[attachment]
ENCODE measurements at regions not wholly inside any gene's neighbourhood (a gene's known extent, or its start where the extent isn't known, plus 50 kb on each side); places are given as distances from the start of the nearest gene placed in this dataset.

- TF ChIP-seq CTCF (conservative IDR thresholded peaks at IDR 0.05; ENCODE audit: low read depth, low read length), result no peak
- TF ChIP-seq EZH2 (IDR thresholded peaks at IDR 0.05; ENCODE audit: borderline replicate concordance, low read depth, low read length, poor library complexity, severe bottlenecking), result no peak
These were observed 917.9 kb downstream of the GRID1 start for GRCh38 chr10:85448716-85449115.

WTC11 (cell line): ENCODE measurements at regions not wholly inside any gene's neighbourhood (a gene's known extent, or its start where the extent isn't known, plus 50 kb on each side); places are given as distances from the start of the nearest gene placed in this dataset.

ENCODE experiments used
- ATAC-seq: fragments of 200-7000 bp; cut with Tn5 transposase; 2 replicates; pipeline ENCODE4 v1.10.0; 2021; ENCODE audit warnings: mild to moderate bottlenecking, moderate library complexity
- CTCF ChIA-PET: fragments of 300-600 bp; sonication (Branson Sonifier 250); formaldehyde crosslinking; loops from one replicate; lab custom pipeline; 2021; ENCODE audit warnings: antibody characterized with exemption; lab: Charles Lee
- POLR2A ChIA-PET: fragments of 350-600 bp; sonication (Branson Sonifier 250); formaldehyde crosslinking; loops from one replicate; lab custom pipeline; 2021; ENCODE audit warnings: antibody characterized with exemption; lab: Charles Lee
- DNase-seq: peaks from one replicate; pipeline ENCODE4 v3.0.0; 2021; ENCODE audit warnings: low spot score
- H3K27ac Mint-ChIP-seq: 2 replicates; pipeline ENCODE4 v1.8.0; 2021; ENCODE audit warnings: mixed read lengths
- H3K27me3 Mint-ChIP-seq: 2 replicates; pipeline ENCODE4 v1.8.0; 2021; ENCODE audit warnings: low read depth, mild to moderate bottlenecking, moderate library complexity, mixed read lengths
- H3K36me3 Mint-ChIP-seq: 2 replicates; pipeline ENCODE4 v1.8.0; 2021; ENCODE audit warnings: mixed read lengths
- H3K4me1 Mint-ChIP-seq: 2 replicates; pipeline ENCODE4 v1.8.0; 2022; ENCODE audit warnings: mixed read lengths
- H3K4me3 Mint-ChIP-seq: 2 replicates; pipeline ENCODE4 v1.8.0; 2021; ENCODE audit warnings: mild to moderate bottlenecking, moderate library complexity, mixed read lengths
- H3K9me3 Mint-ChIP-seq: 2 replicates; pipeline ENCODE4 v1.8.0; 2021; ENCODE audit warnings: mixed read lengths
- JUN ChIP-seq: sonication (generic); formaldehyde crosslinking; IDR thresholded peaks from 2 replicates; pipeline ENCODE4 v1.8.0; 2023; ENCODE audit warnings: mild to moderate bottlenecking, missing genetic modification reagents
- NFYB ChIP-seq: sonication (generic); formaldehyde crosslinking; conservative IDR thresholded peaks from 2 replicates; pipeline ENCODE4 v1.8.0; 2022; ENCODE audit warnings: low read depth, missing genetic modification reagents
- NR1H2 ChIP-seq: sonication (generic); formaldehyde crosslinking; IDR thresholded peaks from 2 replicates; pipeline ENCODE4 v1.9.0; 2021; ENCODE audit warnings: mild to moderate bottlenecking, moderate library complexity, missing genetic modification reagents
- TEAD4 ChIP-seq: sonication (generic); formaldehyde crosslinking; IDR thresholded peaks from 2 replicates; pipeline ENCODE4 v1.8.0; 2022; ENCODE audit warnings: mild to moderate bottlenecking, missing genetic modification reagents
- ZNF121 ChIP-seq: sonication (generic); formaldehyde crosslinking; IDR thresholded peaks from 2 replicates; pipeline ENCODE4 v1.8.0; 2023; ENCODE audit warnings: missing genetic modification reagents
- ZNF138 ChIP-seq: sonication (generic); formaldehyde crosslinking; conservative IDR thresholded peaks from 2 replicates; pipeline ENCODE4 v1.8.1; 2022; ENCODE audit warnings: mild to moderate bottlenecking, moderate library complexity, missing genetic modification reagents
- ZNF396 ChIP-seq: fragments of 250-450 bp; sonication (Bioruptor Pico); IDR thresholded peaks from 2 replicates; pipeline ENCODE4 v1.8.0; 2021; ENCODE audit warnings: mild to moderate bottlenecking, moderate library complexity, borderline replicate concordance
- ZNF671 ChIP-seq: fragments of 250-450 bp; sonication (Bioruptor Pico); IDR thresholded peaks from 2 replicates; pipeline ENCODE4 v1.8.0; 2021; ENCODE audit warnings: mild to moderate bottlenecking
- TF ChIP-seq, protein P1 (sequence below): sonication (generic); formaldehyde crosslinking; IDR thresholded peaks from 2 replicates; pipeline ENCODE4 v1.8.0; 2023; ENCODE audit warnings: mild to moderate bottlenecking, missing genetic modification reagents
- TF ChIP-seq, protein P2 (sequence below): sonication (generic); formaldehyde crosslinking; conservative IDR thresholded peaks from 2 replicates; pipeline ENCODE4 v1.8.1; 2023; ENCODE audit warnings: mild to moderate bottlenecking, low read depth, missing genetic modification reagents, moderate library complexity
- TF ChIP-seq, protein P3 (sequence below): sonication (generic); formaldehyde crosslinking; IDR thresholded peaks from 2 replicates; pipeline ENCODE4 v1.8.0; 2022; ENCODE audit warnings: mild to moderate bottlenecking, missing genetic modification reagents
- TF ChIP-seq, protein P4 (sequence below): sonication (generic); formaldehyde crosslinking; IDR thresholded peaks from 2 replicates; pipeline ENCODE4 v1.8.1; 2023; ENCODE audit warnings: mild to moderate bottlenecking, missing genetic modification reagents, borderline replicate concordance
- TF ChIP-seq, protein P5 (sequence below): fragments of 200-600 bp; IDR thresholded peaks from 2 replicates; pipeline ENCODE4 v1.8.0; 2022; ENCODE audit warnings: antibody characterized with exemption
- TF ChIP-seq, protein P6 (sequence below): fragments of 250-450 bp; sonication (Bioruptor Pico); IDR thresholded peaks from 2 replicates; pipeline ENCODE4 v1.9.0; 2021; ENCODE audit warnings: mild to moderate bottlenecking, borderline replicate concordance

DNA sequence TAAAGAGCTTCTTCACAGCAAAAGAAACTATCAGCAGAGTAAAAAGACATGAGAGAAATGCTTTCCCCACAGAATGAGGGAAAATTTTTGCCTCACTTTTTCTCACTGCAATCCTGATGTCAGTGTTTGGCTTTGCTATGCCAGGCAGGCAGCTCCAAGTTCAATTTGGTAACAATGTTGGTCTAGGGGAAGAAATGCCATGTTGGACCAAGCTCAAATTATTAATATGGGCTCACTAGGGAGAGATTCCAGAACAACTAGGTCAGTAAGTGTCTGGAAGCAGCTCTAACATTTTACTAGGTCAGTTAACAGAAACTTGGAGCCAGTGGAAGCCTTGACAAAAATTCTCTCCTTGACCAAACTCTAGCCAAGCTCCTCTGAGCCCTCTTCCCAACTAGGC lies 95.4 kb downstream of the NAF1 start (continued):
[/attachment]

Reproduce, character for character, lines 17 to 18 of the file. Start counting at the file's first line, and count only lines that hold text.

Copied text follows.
- JUN ChIP-seq: sonication (generic); formaldehyde crosslinking; IDR thresholded peaks from 2 replicates; pipeline ENCODE4 v1.8.0; 2023; ENCODE audit warnings: mild to moderate bottlenecking, missing genetic modification reagents
- NFYB ChIP-seq: sonication (generic); formaldehyde crosslinking; conservative IDR thresholded peaks from 2 replicates; pipeline ENCODE4 v1.8.0; 2022; ENCODE audit warnings: low read depth, missing genetic modification reagents